Fast Track to Fluency – French

eiffel tower at night

Eiffel Tower at Nights

The quality of my French is a source of embarrassment for me. I started taking French in school when I was fifteen. After taking courses all through high school and college, working for a Canadian Francophone for a summer, and being enrolled at a language school in France, I passed the DELF B1. Essentially, after 7 years, it was officially certified that my French was “Intermediate”.

What followed was Graduate School and real life. While I’ve tried to maintain my language skills using French resources I’ve accumulated over the years, I had largely accepted the inevitability that without using the language there was no way to improve, let alone maintain, my level of fluency. I have decided I am done with that defeatist attitude.

While I am confident I have the resources at my disposal to start studying to become fluent in French again on my own, I know that the accountability and conversation provided by a classroom environment will be beneficial if I’m actually going to stick with this. Living on the outskirts of the DC/Baltimore area, there are a few options at my disposal, but I would like to enroll in a program that both requires attendance to keep me motivated and provides the possibility to get certifications in French as I improve.

Unfortunately, the continuing education classes at the local community college are either online or for beginners, and the local Alliance Française doesn’t currently offer formal classes. Instead, I intend to make a very serious commitment of both my time and my finances, and enroll in classes at the Alliance Française in Washington, DC.

To take classes at the alliance, you need to pass a pre-test to evaluate your skills unless you meet certain requirements. I’ve decided I want to take a few weeks and actively study for the test, both to make sure I don’t end up paying for a class below my level and to prove to myself that this is something I’m going to prioritize.

Dates for the fall semester haven’t been posted yet, but based on the end dates of the summer session, it will probably start sometime in mid to late August. An early registration discount of $20 is offered, usually for registering at least a month before the class begins. I am always going to try save $20, especially when the courses cost $400. My goal is to take the online placement test by July 10th, which should give me enough time to work out whatever additional information they need to complete registration. To prepare myself, I have been implementing a French schedule that needs to be completed six days a week (I’d say seven, but it’s the summer and friends I haven’t seen in years are coming home, and there will be wine, so I need to be realistic). So, here are the tools I’m using in my quest to practice:

Duolingo – Duolingo is a free language learning app/website. It’s great for practicing on the go and keeping yourself motivated by visually displaying progress. I would like to keep a streak going until I take the placement test. I don’t hold myself to this too strictly, mostly because my language learning frequently starts between 11pm-12:30am, which means on days I start after midnight, I lose points. Basically if I use Duolingo before bed, I’m counting it, even if the Duolingo doesn’t.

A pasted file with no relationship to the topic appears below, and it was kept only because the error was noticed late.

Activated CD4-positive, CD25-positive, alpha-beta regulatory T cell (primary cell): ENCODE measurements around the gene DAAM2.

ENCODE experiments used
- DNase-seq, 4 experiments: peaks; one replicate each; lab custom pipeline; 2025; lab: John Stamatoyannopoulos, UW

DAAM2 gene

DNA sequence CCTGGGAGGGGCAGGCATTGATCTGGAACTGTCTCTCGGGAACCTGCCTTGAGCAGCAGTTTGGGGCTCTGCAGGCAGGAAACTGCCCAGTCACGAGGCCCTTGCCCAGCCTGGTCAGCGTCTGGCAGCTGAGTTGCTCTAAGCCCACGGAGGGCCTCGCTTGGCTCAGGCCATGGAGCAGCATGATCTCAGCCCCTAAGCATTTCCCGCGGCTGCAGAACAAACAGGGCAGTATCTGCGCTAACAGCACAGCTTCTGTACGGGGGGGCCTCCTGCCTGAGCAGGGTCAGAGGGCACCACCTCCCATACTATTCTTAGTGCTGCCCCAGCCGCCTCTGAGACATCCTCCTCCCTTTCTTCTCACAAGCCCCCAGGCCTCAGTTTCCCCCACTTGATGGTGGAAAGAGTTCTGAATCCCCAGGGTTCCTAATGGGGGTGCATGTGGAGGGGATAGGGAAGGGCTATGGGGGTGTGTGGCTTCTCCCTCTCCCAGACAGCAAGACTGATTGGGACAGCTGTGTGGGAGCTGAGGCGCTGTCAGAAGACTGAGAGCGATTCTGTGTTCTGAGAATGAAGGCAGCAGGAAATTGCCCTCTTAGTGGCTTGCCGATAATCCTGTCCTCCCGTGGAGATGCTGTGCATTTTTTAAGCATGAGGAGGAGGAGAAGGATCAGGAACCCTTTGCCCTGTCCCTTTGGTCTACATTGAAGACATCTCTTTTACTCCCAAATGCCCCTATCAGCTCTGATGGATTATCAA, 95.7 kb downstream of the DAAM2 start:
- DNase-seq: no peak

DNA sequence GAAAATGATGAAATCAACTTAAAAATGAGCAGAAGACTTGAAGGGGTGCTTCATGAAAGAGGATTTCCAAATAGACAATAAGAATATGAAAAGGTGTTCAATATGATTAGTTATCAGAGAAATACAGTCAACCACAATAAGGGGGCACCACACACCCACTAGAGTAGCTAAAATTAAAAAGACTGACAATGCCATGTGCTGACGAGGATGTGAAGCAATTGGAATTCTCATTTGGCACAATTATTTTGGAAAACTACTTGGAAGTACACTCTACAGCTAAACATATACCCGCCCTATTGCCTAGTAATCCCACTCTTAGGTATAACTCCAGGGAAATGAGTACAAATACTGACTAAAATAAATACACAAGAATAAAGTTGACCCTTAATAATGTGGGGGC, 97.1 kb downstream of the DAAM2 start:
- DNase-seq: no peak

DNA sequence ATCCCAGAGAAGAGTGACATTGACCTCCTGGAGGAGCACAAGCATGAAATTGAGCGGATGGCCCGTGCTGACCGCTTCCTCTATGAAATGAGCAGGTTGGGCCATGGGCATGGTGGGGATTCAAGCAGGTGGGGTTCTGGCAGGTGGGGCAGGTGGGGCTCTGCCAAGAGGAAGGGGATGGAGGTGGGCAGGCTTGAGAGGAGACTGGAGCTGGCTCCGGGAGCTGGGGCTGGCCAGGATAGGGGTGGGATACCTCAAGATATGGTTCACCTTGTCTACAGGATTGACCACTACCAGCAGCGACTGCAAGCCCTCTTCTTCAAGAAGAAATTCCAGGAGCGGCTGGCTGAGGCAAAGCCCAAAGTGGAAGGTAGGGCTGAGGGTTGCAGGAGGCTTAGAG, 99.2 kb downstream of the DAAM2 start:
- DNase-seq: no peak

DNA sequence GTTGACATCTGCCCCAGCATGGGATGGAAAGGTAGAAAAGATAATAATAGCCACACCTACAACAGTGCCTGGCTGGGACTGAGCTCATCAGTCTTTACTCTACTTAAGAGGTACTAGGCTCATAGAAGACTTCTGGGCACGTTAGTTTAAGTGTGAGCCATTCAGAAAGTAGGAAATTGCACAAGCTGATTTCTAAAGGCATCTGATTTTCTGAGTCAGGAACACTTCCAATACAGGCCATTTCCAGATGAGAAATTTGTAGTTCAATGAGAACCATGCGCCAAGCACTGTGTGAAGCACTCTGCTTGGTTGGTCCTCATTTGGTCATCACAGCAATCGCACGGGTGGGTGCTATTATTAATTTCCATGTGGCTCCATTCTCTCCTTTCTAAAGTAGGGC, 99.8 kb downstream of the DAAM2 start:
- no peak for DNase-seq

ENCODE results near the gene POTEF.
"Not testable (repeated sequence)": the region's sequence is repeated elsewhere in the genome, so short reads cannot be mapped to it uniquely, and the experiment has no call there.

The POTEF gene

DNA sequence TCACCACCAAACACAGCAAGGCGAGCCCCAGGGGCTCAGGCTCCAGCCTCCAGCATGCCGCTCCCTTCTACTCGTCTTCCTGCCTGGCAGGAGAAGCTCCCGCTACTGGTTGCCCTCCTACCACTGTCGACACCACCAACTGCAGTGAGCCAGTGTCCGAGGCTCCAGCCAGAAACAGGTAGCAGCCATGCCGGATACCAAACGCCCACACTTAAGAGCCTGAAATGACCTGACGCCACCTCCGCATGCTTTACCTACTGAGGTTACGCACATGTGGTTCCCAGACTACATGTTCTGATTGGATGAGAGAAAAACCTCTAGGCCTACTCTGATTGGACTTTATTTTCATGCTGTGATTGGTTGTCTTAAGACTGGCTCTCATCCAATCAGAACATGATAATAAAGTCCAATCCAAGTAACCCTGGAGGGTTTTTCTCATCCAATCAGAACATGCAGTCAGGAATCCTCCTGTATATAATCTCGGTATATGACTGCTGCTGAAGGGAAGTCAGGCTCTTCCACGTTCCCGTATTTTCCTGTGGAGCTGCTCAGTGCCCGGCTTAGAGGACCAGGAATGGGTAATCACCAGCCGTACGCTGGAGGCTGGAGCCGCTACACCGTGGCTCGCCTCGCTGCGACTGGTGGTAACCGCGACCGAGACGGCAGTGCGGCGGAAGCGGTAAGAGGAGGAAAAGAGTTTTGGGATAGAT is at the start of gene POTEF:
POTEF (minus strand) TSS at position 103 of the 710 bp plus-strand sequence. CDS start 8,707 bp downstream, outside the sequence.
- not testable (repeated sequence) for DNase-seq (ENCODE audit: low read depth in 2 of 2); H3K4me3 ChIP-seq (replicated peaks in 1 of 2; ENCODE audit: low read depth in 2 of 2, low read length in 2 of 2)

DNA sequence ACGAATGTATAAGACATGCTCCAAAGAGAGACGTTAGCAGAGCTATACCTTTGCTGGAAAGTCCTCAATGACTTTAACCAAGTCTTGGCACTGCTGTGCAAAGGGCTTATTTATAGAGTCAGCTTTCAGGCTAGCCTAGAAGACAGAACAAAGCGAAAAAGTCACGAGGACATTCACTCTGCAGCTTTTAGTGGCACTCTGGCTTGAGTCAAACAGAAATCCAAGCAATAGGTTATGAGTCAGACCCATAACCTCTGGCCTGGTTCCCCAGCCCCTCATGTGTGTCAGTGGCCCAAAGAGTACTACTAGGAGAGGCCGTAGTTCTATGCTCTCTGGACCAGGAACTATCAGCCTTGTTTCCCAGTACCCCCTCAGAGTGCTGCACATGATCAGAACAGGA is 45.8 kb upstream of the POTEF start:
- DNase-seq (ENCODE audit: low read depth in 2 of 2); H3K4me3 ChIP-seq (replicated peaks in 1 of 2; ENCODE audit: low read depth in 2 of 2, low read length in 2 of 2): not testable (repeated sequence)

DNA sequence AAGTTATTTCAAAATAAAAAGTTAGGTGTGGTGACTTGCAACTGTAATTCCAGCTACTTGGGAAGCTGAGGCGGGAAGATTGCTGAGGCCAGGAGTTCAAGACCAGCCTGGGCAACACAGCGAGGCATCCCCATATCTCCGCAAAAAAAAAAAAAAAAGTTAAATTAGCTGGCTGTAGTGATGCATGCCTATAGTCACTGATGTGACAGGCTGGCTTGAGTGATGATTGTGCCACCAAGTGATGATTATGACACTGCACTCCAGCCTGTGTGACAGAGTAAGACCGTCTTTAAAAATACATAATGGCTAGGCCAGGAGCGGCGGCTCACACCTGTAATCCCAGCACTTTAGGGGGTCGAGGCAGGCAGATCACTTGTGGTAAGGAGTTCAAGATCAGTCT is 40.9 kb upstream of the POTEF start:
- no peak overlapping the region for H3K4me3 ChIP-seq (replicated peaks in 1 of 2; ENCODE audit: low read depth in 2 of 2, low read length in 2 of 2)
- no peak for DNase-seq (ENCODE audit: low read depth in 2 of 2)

Harry Potter à l’Ecole des Sorciers – I’m rereading Harry Potter in French for two reasons: (1) It is a text I’m already familiar with so I’ll be less reliant on translating tools to follow the plot and (2) I love this books so I know I won’t avoid reading it. I want to read about 10 pages per day (my copy is 311 pages). If I am three pages from the end of a chapter, I probably won’t be able to help myself. This should take me a month. I have the second book and will evaluate the effectiveness of this schedule when I finish the first. I want to focus on reading without looking up every word. I will keep a journal of words I want to look up later to make flashcards, but I am not going to sit with a dictionary next to me while I read.

English Grammar for Students of French – Pretty much what the title says.I’m just reading one chapter per day, and pausing when I get too far ahead of the other content I’m working on.I really like structure when I learn, and understanding how language functions is of great interest to me. This is not something that everyone will find beneficial, but it really helps me.

Easy French Step by Step – This is a French textbook that was never used in any of my classes, but was highly recommended by other students of French when I was living in France. It is decidedly the best textbook I have used in my years learning french. First, I want to review the 100 or so pages I’ve already done since January and make flash cards. Once that’s done, I’ll aim to do 3 exercises per night and read all of the material that goes along with them.

Miscellaneous books of poetry and French slang – I want to focus on using my other, more traditionally academic materials, but I have these if the usual routine becomes tedious.

Netflix/iTunes – Watching French films and television shows and listening to French music are going to be very beneficial when trying to improve my listening comprehension. I want to finish Les Revenants and watch Amélie. I also have some French music somewhere on my computer that I need to find.

Once I take the test, I’ll follow-up with what worked, and what I ended up ditching.

Wish me luck!

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